Ahead today’s governorship election in Kogi State, the security challenge that could cast a slur on the entire process took the front burner on Friday.
Suspected gunmen dressed in police uniforms on Friday stormed the Suitoral Hotel, Lokoja, the state capital where Oyo state governor and Chairman of the PDP Campaign Council, Seyi Makinde, was lodged.
The masked gunmen could not gain access into the main hotel as they were repelled by security men attached to Governor Makinde.
Saturday Tribune checks however revealed that Governor Makinde was not the target as the governorship candidate of the Peoples Democratic Party (PDP), Musa Wada, was within the precincts of the hotel to hold discussion with his guest, Governor Makinde.
The Director of Publicity of the PDP Campaign Council, Farouk Adejoh, who confirmed the attack said that about 50 of the men dressed in police uniform came into the hotel, wanted to abduct the governorship candidate of the PDP who was in the same hotel.
Adejoh said “I can confirm to you that the hotel was attacked by hooded men in police uniform. They came in tinted buses but our security details repelled them.
“We have been complaining that there are so many tinted vehicles that are not registered in the state and two days ago, the Commissioner of Police said such vehicles should be impounded. But these men came in those tinted vehicles.”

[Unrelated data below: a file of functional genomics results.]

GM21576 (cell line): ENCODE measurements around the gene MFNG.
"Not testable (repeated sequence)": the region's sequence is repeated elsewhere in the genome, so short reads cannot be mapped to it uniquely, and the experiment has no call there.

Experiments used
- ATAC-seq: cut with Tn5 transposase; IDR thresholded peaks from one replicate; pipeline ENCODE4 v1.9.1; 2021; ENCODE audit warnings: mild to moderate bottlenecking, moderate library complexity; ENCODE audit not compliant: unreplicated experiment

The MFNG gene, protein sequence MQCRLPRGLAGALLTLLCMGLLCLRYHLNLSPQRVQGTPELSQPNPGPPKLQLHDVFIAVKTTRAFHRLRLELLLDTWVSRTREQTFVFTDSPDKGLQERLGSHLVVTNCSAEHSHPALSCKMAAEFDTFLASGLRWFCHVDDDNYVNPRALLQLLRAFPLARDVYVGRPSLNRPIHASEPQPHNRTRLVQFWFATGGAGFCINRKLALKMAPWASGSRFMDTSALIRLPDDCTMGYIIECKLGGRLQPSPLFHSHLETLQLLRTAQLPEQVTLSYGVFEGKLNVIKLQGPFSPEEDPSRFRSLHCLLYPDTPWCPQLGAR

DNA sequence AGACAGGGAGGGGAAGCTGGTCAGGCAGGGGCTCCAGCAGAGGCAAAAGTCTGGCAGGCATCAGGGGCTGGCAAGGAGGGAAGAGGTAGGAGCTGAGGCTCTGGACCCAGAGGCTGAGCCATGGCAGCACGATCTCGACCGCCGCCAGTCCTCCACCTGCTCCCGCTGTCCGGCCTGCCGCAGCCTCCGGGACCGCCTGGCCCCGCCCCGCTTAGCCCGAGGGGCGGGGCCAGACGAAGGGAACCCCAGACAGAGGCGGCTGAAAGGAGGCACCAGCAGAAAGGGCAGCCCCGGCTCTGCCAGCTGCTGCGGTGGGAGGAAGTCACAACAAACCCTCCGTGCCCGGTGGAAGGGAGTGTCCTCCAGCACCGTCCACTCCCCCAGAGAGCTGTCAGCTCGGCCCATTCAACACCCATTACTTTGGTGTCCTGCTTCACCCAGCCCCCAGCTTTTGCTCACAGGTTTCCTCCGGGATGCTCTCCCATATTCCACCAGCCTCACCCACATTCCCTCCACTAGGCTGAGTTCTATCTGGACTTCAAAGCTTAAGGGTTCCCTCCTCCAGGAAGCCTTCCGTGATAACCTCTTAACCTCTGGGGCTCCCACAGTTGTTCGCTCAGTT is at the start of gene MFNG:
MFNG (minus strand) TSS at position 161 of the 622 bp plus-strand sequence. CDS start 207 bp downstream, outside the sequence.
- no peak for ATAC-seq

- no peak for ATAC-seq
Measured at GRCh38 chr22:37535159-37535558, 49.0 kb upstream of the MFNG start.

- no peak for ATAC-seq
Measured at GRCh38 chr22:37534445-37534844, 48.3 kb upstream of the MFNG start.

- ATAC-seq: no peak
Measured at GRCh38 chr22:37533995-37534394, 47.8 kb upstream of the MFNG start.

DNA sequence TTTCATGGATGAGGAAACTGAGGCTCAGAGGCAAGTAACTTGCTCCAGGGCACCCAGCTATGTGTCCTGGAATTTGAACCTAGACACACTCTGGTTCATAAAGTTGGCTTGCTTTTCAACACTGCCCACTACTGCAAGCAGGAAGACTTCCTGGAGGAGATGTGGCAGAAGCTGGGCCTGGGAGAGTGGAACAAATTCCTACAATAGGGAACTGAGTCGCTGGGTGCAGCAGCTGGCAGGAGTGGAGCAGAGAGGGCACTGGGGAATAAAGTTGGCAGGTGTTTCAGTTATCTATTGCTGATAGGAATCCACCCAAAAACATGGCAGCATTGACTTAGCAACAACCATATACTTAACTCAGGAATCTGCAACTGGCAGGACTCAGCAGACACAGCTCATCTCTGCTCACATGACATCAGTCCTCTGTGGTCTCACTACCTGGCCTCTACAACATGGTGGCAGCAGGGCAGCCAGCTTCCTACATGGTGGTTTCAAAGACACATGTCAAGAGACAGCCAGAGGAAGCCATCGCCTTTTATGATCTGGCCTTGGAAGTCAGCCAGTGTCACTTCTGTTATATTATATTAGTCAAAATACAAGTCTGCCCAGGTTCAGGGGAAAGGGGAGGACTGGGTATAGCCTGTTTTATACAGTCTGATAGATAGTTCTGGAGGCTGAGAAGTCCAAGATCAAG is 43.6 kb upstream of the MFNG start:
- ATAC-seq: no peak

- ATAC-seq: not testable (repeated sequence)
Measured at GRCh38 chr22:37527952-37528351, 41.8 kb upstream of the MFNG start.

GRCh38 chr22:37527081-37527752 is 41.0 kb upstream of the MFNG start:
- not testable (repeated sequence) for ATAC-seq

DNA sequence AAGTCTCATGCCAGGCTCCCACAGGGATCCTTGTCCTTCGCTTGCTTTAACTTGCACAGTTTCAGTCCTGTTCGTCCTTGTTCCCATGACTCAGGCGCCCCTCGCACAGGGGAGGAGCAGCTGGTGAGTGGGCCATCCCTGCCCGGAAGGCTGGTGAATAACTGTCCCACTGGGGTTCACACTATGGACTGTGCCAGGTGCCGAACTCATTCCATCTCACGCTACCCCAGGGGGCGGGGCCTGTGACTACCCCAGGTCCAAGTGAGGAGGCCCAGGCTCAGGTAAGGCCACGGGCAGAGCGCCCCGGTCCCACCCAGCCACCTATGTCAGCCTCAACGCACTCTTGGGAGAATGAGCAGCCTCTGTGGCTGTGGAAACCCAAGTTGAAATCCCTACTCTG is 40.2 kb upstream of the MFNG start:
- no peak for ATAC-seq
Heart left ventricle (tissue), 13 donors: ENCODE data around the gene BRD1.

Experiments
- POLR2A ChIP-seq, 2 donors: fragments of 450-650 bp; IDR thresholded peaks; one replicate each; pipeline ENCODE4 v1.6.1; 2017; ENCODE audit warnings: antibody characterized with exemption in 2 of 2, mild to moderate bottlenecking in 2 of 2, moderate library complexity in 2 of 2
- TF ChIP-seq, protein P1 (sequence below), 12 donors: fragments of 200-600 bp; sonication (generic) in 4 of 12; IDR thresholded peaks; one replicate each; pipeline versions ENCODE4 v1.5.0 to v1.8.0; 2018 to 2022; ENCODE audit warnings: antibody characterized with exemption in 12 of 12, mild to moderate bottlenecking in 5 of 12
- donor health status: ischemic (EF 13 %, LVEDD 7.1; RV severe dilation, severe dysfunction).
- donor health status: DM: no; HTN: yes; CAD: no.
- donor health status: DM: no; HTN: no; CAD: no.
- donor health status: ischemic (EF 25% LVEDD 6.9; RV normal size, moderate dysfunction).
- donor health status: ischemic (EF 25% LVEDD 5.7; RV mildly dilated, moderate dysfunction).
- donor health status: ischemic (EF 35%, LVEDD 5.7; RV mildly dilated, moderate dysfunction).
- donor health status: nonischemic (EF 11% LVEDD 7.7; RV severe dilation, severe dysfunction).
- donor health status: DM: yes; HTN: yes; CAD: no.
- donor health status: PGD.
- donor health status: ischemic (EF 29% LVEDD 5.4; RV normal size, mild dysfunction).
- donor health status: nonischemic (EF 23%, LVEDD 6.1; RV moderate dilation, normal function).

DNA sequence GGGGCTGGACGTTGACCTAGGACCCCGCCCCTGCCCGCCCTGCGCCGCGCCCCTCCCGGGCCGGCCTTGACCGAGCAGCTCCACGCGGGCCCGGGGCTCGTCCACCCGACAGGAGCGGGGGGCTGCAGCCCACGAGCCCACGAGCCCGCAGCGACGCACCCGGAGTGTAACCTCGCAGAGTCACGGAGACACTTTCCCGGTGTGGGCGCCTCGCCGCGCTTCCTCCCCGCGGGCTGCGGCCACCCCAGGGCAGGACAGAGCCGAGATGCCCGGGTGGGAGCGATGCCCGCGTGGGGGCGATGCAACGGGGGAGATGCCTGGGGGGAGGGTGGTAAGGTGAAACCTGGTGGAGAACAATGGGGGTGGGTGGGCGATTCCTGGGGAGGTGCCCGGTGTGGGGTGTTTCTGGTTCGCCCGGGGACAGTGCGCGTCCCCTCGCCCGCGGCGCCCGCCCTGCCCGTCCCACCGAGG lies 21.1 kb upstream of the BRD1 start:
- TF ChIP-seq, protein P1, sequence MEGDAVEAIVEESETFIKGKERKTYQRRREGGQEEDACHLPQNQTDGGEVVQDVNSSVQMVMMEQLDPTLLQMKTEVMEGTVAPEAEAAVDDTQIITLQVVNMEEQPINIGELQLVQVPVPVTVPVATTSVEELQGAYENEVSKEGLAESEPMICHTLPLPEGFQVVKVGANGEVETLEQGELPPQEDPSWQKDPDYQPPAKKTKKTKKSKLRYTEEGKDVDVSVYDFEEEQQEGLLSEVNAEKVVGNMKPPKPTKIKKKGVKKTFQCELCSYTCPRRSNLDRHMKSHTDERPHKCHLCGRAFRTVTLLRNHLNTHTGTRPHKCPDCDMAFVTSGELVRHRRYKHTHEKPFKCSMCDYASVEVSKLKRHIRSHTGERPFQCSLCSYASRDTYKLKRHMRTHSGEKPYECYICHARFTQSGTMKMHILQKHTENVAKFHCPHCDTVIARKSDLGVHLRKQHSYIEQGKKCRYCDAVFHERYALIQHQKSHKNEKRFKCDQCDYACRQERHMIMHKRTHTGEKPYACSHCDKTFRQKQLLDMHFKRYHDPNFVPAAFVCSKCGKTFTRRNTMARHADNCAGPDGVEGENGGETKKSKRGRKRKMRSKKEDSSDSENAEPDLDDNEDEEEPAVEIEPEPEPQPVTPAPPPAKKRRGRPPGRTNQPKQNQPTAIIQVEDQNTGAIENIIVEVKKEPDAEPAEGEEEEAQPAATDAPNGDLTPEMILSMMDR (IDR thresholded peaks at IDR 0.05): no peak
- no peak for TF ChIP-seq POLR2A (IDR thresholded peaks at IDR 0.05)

The Commissioner of Police Kogi State Command, Hakeem Busari said the Police got information of the attack at Suitorial Hotel but denied that there was an attack on Oyo State governor.
Amidst the fear of violence, senior officials of the Independent National Electoral Commission (INEC) called on the electorate to come out and vote today (Saturday) saying police would provide adequate security.
INEC National Commissioner for Niger, Kogi and Nasarawa, Alhaji Mohammed Haruna and Resident Electoral Commissioner for Kogi State, Professor James Apam gave the assurance at separate sessions with Saturday Tribune.
Alhaji Haruna said adequate security men were on ground to foil plans of hoodlums who might want to undermine the electoral process.
He said: “You have gone round, you people should be telling me because so far it has been very calm, police has given us every assurance that it would remain the same.
“You know usually the problem is when results starts coming in that is when problem starts but we hope this time like everybody has prayed it would be a different ball game this time around.
“People should come out and vote. There are of course apprehensions, the tension is there, it is palpable but if people come out in enough numbers even those who want to perpetrate violence would be afraid. It is only when a few people turn up that there would be problem so people should come out in their huge numbers and vote for whom they want to vote to rule the State.”
The REC also expressed the hope that the election would be violence free. Professor Apam said security men were already doing surveillance in local government areas identified as troubled zones or flash points.
“ We have not heard anything. We even have some of our colleagues who came from other States moving round; we have posted them to some of those Local Governments.”
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